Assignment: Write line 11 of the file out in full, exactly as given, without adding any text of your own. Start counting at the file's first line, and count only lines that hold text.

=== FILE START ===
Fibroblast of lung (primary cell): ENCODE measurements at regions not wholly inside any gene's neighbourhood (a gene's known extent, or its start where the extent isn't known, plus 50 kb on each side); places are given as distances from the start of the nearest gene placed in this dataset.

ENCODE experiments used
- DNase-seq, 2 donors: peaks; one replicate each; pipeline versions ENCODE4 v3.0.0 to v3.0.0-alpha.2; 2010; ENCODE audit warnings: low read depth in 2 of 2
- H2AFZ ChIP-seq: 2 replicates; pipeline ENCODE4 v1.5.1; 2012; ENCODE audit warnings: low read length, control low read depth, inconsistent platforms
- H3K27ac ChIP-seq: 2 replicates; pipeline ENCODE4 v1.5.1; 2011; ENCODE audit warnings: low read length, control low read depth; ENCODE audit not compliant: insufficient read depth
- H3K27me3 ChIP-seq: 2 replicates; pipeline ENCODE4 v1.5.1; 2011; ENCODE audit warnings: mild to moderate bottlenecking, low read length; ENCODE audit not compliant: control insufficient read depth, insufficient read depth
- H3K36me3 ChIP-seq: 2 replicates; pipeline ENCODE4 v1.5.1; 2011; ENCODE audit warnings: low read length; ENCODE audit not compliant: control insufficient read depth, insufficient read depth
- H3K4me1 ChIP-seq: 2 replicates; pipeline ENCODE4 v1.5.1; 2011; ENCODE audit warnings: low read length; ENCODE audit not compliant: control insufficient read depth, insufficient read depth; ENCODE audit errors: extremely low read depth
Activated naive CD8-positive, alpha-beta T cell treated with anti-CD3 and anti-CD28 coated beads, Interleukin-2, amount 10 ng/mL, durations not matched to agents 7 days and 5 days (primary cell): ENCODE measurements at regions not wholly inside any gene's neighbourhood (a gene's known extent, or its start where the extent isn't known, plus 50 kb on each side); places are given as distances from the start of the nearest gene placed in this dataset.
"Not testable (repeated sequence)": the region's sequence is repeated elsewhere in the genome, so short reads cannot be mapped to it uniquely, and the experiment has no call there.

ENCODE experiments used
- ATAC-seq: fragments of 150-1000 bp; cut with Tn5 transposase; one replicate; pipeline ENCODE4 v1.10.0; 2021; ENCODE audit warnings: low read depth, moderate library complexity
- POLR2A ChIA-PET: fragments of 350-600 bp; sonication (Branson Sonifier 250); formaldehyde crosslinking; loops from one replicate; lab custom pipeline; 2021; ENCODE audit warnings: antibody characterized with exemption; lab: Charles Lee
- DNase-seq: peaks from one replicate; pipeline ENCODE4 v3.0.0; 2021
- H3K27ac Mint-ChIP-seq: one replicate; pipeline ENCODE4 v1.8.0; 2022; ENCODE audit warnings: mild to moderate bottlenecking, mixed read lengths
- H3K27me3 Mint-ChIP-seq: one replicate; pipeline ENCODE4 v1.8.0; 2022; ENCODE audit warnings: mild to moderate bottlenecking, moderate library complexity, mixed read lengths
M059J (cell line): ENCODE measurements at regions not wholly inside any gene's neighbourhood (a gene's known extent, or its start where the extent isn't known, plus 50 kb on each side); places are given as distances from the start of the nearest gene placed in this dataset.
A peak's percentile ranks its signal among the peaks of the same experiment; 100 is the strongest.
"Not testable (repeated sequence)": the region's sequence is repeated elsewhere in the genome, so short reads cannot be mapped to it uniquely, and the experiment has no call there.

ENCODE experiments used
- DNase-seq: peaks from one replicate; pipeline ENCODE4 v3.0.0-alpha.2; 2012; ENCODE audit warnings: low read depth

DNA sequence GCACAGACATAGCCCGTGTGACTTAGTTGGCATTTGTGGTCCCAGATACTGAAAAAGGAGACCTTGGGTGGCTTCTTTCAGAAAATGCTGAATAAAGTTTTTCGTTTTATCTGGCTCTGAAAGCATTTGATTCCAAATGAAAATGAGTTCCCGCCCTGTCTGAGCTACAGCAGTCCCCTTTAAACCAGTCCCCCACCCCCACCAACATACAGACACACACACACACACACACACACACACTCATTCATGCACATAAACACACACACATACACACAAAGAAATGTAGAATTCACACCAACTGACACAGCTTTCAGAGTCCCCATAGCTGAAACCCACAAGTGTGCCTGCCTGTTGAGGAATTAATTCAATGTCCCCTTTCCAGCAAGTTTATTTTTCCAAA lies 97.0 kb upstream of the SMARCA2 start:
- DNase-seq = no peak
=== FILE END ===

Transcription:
ENCODE experiments used